Fifty years on from the launch of Sassicaia, Richard Woodard explores what the term ‘Super Tuscan’ means in 2021, and asks whether it remains fit for purpose.
It’s 50 years since the first commercial release of a rather idiosyncratic wine from an estate located near the Tuscan coast, and close to the small settlement of Bolgheri.
The origins of Sassicaia, like those of the Super Tuscan movement in general, have an almost mythical air about them: from the planting of Bordeaux grape varieties in the stony soils of Tenuta San Guido by racehorse breeder and Graves nut Marchese Mario Incisa della Rochetta in the 1930s – to the release of that 1968 vintage at the behest of his son, Nicolò, and nephew, Piero Antinori.
Five decades on, the Super Tuscans have gone on to spearhead the global rise of Italian fine wine, despite the lack of formal classifications or precise definitions. So, what does ‘Super Tuscan’ mean in 2021? And does the term remain fit for purpose?
Answering the first question is made more difficult by the evolution of Tuscan winemaking since the early 1970s, much of it prompted by the success of the Super Tuscan wines that followed in Sassicaia’s wake – and by the understandable desire of more recent ventures to earn the ‘Super’ sobriquet for themselves.
“We generally see Super Tuscans as being Tuscan wines where the grape varieties do not correspond to DOCG regulations, but rather have more of an ‘international’ grape and blended element,” says Matthew O’Connell, head of investment at Bordeaux Index.
“But this of course has extended, such that style now has some additional relevance – ie names like Sassicaia, Ornellaia, etc, have clearly pushed far through the ‘Bordeaux-like’ category and defined a style of their own.”
Where once these wines stood on the shoulders of Bordeaux through their adoption of non-Tuscan grape varieties, now they stand alone entirely on their own merits.
So, while Wine Lister COO, Chloe Ashton, references ‘international grape varieties’ as a defining aspect of Super Tuscans, for her “the pseudonym is brand-driven, with the obvious requirement of exceedingly high-quality wine”.
She adds: “For me, it mirrors an unofficial, simplified and demand-led version of the Bordeaux Left Bank classification – the godfathers of Super Tuscan winemaking (Sassicaia, Ornellaia, Masseto, Solaia, Tignanello) now have a 20-40-year lead on many of the more recently established ones, so they will always be collectors’ first ports of call.”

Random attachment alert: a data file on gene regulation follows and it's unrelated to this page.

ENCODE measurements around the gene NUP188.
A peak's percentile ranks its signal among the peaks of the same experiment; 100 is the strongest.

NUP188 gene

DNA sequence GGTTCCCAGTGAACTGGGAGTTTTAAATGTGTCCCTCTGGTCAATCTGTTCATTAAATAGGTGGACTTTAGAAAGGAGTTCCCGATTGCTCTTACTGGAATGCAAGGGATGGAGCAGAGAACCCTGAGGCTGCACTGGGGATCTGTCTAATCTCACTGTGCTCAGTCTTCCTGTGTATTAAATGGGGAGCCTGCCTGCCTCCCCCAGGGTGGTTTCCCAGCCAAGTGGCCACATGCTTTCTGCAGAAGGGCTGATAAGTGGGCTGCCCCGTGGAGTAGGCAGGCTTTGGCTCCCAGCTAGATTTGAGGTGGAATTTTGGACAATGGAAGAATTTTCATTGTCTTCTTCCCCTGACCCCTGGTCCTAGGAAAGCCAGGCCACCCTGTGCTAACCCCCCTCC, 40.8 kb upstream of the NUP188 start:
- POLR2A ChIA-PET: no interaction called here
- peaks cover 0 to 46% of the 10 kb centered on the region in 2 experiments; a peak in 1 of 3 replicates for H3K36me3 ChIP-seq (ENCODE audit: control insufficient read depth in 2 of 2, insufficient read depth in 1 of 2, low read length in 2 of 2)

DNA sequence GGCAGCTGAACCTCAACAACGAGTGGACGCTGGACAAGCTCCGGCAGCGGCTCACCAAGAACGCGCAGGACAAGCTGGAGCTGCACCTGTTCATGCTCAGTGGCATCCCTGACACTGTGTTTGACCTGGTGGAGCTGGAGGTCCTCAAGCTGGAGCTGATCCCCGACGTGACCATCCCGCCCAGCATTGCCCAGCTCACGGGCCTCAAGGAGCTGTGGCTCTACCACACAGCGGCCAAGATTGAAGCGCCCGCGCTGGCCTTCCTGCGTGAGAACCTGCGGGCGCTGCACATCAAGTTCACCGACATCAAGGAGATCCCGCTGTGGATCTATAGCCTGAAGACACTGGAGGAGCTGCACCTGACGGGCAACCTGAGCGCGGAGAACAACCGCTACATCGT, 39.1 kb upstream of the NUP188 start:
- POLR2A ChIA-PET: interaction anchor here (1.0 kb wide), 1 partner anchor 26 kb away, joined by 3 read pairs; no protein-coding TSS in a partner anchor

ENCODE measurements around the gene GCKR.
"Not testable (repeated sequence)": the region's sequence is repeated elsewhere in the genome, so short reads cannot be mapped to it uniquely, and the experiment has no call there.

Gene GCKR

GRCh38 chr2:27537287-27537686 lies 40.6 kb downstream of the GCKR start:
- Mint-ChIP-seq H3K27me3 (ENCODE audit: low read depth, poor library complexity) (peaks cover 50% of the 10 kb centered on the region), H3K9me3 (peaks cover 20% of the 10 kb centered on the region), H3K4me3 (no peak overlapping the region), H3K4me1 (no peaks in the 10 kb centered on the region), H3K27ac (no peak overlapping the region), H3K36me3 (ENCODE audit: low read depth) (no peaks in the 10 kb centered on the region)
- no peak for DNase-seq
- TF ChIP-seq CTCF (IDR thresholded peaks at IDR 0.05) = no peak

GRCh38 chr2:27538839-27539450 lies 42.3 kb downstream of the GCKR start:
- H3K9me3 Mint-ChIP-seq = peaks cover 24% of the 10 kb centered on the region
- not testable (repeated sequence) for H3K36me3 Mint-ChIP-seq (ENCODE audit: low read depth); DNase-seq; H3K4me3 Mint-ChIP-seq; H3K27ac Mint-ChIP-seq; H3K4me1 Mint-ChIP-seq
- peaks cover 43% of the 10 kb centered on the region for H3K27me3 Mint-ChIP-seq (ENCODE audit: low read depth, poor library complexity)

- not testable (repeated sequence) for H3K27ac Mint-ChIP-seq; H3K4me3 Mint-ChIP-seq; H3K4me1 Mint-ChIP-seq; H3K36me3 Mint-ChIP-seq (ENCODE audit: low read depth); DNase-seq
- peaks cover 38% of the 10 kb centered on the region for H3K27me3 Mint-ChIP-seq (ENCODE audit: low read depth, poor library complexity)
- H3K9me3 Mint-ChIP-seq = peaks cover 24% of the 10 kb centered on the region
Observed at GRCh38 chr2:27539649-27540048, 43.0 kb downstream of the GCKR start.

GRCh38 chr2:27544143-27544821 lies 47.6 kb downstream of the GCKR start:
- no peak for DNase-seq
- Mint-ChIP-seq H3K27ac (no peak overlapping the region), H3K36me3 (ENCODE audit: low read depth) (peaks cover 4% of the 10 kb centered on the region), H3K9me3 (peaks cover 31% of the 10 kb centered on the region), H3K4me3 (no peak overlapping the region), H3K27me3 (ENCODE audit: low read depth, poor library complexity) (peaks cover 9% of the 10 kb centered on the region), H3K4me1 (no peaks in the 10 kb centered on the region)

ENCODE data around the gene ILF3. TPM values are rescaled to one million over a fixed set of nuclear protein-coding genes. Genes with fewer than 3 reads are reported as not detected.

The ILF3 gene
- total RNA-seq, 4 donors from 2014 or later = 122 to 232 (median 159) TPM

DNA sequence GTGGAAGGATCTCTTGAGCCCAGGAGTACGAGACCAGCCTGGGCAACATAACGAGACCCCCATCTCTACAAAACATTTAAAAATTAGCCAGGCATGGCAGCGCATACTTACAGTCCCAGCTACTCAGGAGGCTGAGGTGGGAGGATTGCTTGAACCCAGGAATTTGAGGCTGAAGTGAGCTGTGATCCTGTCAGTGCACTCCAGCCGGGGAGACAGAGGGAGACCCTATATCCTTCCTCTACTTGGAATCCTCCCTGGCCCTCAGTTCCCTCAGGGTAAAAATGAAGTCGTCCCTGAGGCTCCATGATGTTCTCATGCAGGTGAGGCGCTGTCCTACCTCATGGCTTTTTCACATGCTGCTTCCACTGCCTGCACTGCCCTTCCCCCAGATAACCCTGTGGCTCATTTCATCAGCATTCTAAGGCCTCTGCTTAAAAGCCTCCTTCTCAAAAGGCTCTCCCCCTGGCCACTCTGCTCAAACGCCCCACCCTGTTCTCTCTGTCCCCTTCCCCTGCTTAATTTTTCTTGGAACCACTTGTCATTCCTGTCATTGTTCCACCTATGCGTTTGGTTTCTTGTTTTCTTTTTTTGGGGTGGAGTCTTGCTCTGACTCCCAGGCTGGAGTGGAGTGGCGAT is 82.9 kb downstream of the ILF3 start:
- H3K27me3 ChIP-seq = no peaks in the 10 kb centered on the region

Liv-ex data tends to confirm this theory, with all-time trade (2002-21) placing that hallowed quintet (Sassicaia, Masseto, Ornellaia, Tignanello, Solaia) firmly at the top of trading for Tuscan wines.
But focus on the past couple of years and the picture begins to shift slightly. In 2020, the top Tuscan wines were Sassicaia, then Ornellaia, Masseto, Tignanello and Soldera Casse Basse. In 2021 YTD (to July), they were Sassicaia, Masseto, Soldera Casse Basse, Ornellaia and Tignanello (Solaia sits in sixth spot, followed by Bibi Graetz ‘Colore’ and Redigaffi).
“Given the reputation of the trailblazers, new claimants might use the Super Tuscan title, but it often feels ‘name adjacent’ – a shorthand for a blend that uses non-Italian varieties,” says Liv-ex managing editor Rupert Millar. He cites the example of Soldera Casse Basse – a wine that has surged ahead as an IGT after splitting from the Montalcino DO in 2006.
“It was the fifth top-traded Tuscan wine by value last year and the third top-traded so far this year. Young or old, therefore, it doesn’t take Super Tuscan status (real or perceived) to find market success,” says Millar.
And is it better to achieve that standing among collectors on your own merits, rather than trying to shoulder your way into the Super Tuscan club? There are numerous Tuscan wines that are occasionally given that status – Ashton lists Tua Rita, Castello dei Rampolla, Siepi from Castello di Fonterutoli, among others, but labels them as “the best second options” versus that top five.
Nonetheless, O’Connell sees potential for further developments among this second ranking. “Producers who have clearly got one foot into the top category are – for me – Fontodi (eg Flaccianello) and Castello di Ama (eg L’Apparita),” he says.
“The quality is beyond doubt, as scores show, and, despite prices having gone up already, we think there could be higher price and activity levels in those names to come.”
As these comments suggest, ‘Super Tuscan’ – a term that was always vague at best – has, if anything, expanded its scope even further over the years. “It’s not a name that can be strictly defined by either winemaking method, varieties used or even internal Tuscan geography,” points out Millar.
“Many Super Tuscans are found on the coast in Maremma or Bolgheri, yes, but also inland. And, while some use 100% international varieties, others use Cabernet/Merlot to bolster an otherwise Sangiovese-led wine.”
Does this evolution make the term ‘Super Tuscan’ all but irrelevant today? Not really – because, although there are no formal rules or classification, that doesn’t stop collectors from understanding what it embodies.
“One could debate, for example, the Tuscan coast vs blended Chianti distinction, which is very relevant,” says O’Connell, “but for the most part the term has an international market understanding which means it remains fit for purpose.”
And it has a broader significance for Italy as a whole, adds Millar. “One might see the coming of the Super Tuscans as marking a wind change in Italian winemaking.
And the introduction of new grape varieties, different techniques and new technologies has benefited native Italian grapes enormously too – prompting change to see how they can be better cultivated and vinified – which has helped make Italy the exciting, diverse and flourishing wine country it is today.”